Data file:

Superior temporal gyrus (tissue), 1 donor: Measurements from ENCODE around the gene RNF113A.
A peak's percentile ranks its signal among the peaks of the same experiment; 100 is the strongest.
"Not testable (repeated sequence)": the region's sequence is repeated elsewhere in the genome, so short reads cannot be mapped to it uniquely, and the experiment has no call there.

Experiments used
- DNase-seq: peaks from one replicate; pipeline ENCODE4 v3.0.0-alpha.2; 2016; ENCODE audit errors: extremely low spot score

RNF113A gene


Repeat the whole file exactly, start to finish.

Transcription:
Superior temporal gyrus (tissue), 1 donor: Measurements from ENCODE around the gene RNF113A.
A peak's percentile ranks its signal among the peaks of the same experiment; 100 is the strongest.
"Not testable (repeated sequence)": the region's sequence is repeated elsewhere in the genome, so short reads cannot be mapped to it uniquely, and the experiment has no call there.

Experiments used
- DNase-seq: peaks from one replicate; pipeline ENCODE4 v3.0.0-alpha.2; 2016; ENCODE audit errors: extremely low spot score

RNF113A gene